The House of Representatives this week passed Congresswoman Martha McSally’s bill to finally allow the City of Tucson to take full ownership of Udall Park. Her bill, The Udall Park Land Exchange Completion Act of 2017, resolves a 28- year old land exchange between the City of Tucson and the Bureau of Land Management (BLM), permitting the City of Tucson to fully utilize Udall Parks’ 172.8-acre parcel of land and implement planned expansion and improvements.
“When I’m out and about in my district and people come to me with issues like this I ask, ‘does it literally take an act of Congress to fix?’ In this case, the answer is yes,” said McSally on the House Floor. “Udall Park is a cherished urban park in the heart of Tucson. However, unresolved disputes over this land have directly impeded the City from taking advantage of opportunities to supplement park funding, approve certain community events or look to other commercial ventures like local farmers markets on small portions of the park that would benefit the city. Federal red tape should not stand in the way of communities developing local parks. It is common-sense.”
This July, Tucson City Manager Michael Ortega traveled to Washington, DC to testify before the House Committee on Natural Resources on the City of Tucson’s support for this legislation, at McSally’s invitation. In his testimony, he explained how a reversion clause in the 1989 agreement with BLM has prevented the City of Tucson from having full autonomy and ownership for Udall Park to the City of Tucson—and how McSally’s legislation, the Udall Park Land Exchange Completion Act, will address the problem.
“I want to thank Representative McSally and the entire Arizona Congressional delegation for working with the City to complete this land transfer nearly 28 years in the making,” said Tucson City Manager Michael Ortega. “The existence of the reverter has directly impeded the City from taking advantage of commercial opportunities to supplement park funding, approve certain community events or look to other commercial ventures on small portions of the park that would benefit the city in general,” he said while testifying before the committee. “This is a unique situation, unlike any other reverter elimination being proposed anywhere on BLM administered lands. H.R. 1547 is needed to complete what should have been completed almost 28 years ago, and to provide an enhanced recreational and economic future for the citizens of Tucson and its environs.”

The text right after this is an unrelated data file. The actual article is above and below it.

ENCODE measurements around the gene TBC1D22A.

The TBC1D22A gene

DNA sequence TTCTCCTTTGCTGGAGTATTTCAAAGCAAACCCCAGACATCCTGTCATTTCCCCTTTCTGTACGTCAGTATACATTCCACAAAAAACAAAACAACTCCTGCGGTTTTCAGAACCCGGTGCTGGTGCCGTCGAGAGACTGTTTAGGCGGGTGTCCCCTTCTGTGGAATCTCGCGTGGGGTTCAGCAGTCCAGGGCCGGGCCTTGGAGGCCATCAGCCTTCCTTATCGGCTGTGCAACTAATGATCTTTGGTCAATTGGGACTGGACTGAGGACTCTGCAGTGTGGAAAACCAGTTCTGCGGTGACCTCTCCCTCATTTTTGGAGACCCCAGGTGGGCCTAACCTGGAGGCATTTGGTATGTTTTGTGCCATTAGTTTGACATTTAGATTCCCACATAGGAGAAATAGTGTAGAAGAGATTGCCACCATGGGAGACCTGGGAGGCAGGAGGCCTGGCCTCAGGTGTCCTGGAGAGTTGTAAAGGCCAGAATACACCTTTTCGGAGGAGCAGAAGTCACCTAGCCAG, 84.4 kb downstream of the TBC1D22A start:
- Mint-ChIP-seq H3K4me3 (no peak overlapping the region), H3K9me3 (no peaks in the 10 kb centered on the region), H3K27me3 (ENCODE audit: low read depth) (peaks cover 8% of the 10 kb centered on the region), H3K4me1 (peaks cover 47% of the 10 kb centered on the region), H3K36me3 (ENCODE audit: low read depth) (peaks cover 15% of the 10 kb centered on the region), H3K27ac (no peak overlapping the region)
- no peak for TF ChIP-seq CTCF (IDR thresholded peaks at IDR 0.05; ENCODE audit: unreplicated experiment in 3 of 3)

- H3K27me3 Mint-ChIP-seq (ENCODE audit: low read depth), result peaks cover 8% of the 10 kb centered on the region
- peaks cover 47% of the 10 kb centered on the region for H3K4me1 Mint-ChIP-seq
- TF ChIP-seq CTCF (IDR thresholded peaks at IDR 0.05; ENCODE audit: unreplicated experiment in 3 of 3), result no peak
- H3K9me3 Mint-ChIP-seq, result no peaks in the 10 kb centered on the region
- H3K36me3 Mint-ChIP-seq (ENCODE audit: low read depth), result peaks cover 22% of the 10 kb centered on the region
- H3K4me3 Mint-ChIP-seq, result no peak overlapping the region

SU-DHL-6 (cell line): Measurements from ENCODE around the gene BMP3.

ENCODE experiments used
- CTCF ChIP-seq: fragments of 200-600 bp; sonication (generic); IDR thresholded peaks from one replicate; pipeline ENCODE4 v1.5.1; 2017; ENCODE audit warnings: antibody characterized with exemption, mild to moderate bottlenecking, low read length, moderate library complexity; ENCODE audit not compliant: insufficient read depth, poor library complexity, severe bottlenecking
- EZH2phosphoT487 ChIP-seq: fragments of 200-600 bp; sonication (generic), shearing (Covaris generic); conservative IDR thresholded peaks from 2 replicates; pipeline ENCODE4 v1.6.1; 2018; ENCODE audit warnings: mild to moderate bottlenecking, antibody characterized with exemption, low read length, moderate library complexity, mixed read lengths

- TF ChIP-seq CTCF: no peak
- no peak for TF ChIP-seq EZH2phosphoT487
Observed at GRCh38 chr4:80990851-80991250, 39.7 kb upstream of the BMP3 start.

“Passage of this bill allows the city to plan for enhanced amenities at Udall Park, a popular destination for families on the east side of town,” said Tucson Mayor Jonathan Rothschild. “My thanks to the bill’s authors, Senator Flake, Senator McCain and Representative McSally, and the rest of the Arizona Congressional delegation for their bipartisan support of the bill.”
In 1989 the City of Tucson and BLM entered into an agreement to exchange 297 acres of land adjacent to Saguaro National Park for 173 acres of BLM owned land in northeast Tucson known as Udall Park. The agreement specifically outlined that the terms and conditions of this land conveyance would include a legislative “fix” to remove any and all encumbrances on Udall Park. Unfortunately, this legislation never came to fruition due to staff changes at BLM, key individuals in the office of the City, and the Senate. Consequently, the City has been prevented from utilizing Udall Park to its fullest extent.
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